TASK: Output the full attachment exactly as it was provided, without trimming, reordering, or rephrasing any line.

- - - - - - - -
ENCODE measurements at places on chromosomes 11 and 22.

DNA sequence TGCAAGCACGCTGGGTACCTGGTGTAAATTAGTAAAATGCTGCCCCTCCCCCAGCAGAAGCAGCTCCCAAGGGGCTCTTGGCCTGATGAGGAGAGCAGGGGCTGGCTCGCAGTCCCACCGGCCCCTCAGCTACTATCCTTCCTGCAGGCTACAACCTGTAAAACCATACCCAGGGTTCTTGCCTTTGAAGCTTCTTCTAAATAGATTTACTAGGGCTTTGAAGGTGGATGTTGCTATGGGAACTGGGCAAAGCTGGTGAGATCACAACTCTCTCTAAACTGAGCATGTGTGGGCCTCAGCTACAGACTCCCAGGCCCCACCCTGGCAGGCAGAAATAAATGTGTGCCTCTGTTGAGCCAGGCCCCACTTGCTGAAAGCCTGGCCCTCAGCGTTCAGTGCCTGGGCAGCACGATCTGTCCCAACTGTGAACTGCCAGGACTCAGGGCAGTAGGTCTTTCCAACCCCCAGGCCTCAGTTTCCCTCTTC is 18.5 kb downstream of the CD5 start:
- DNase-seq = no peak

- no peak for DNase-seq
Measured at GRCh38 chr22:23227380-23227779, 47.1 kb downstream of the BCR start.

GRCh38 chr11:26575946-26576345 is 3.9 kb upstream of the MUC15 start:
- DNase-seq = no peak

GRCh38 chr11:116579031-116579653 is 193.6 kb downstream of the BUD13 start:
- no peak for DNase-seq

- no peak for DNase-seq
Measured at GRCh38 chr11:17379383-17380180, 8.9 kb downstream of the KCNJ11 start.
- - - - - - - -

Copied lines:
ENCODE measurements at places on chromosomes 11 and 22.

DNA sequence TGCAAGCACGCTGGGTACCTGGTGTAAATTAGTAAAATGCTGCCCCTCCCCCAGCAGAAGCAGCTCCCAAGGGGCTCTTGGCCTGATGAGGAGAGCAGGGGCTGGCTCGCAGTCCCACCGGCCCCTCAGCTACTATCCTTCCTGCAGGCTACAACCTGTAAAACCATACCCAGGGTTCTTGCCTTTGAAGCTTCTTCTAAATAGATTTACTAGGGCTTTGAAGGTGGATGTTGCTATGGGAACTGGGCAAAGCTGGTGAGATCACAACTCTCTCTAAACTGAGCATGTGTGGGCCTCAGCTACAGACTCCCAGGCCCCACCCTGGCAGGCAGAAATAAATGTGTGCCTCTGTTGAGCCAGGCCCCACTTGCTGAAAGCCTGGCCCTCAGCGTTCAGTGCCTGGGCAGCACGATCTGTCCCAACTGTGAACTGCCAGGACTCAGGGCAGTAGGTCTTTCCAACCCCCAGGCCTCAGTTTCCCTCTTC is 18.5 kb downstream of the CD5 start:
- DNase-seq = no peak

- no peak for DNase-seq
Measured at GRCh38 chr22:23227380-23227779, 47.1 kb downstream of the BCR start.

GRCh38 chr11:26575946-26576345 is 3.9 kb upstream of the MUC15 start:
- DNase-seq = no peak

GRCh38 chr11:116579031-116579653 is 193.6 kb downstream of the BUD13 start:
- no peak for DNase-seq

- no peak for DNase-seq
Measured at GRCh38 chr11:17379383-17380180, 8.9 kb downstream of the KCNJ11 start.